You’re doing it. You’ve decided to clean up your carbon footprint by carrying a reusable water bottle around, turning off lights when you leave the room, and recycling those plastic bags! —Wait. Are you supposed to recycle that Target bag? What about that food wrapper? And what’s the deal with styrofoam? What does this fun symbol even mean?
Just because something has this symbol does not mean it is necessarily recyclable. And while recycling is a good thing, recycling properly is important, as well.
What are the numbers all about? Each number represents a different type of plastic. Plastics, in general, are synthetic materials created from the burning of petroleum, but, more recently, there has been a switch to materials derived from corn or potatoes aka better for the environment.
Let's dive in.
Plastic #1 - The Queen B, the star. Made from polyethylene terephthalate or your PET. Your PET can be picked up by most curbside recycling and is the stuff you find in plastic bottles. These are one time use products as they may leach carcinogens and are difficult to decontaminate.
Plastic #2 - High-Density Polyethylene (HDPE) is the stuff that’s in milk jugs and laundry detergent containers. It’s really tough stuff and doesn’t break down when exposed to the elements. They are reusable and recyclable.
Plastic #3 - PVC or polyvinyl chloride. The stuff in garden hoses and piping. You should not reuse or recycle these guys as they can leach over time.
Plastic #4 - Low-Density Polyethylene (LDPE) shrink wraps, squeeze-y bottles, bread bags. Check with your local recycling service to see if you can recycle these guys.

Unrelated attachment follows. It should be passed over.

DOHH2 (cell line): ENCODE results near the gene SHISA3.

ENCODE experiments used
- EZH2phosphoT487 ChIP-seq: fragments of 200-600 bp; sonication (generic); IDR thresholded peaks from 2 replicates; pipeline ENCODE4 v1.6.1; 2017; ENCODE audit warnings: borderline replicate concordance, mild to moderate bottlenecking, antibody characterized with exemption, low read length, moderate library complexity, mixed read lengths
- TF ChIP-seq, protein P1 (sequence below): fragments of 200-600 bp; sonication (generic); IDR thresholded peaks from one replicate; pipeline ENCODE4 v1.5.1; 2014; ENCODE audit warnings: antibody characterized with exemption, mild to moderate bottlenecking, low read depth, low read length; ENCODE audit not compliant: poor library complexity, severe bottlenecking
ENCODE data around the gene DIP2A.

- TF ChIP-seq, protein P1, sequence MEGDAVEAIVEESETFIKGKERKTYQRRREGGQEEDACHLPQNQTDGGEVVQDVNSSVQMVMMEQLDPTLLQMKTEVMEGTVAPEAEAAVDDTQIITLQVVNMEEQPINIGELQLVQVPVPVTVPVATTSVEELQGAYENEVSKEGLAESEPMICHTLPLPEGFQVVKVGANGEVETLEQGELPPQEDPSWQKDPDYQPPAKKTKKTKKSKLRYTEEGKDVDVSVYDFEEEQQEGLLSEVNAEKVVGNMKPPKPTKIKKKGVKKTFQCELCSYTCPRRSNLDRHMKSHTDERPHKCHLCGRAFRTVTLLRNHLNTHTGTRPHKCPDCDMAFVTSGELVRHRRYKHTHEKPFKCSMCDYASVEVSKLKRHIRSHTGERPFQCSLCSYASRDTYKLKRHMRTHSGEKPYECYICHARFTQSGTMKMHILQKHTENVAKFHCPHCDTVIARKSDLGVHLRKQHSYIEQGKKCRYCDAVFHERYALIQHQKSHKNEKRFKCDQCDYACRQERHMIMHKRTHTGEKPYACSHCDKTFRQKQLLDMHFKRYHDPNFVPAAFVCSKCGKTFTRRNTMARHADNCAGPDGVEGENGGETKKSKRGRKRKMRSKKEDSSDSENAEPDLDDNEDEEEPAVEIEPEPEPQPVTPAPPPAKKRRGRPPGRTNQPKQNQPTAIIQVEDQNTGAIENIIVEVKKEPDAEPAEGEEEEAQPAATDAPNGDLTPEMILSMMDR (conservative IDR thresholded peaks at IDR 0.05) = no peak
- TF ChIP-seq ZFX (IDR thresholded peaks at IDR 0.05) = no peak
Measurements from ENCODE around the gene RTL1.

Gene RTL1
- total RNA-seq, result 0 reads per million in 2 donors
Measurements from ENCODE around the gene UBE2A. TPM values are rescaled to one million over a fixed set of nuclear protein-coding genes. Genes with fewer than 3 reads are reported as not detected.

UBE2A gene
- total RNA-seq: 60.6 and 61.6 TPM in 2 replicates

Plastic #5 - Regulation hottie. Polypropylene is super resilient and keeps your Cinnamon Toast Crunch fresh during the 2 hours it takes for you to demolish the whole bag. It’s also the container that Aunt Deb sends home with you after Thanksgiving, but asks to have back. Check to see if you can recycle this guy too or just give it back you mooch.
Plastic #6 - Polystyrene aka styrofoam. We know it best from Thai take-out containers and egg cartons. It’s inexpensive and lightweight and disperses easily in the natural environment. Not only does it pollute our water and beaches, but it also may leach carcinogens into food when heated in the microwave. It also can’t be recycled generally, so it sits in landfills and doesn’t decompose. This guy is bad news. Delete his number, move on.
Plastic #7 - Other. The Hufflepuff catch-all of plastics. This category is so big because it is filled with secrets. As a rule, don’t reuse these guys unless it says you can.
So now you know! Remember that recycling is the third step in the Three R’s. Start by reducing the amount of waste you produce, followed by reusing the products that you can. After that, recycle away!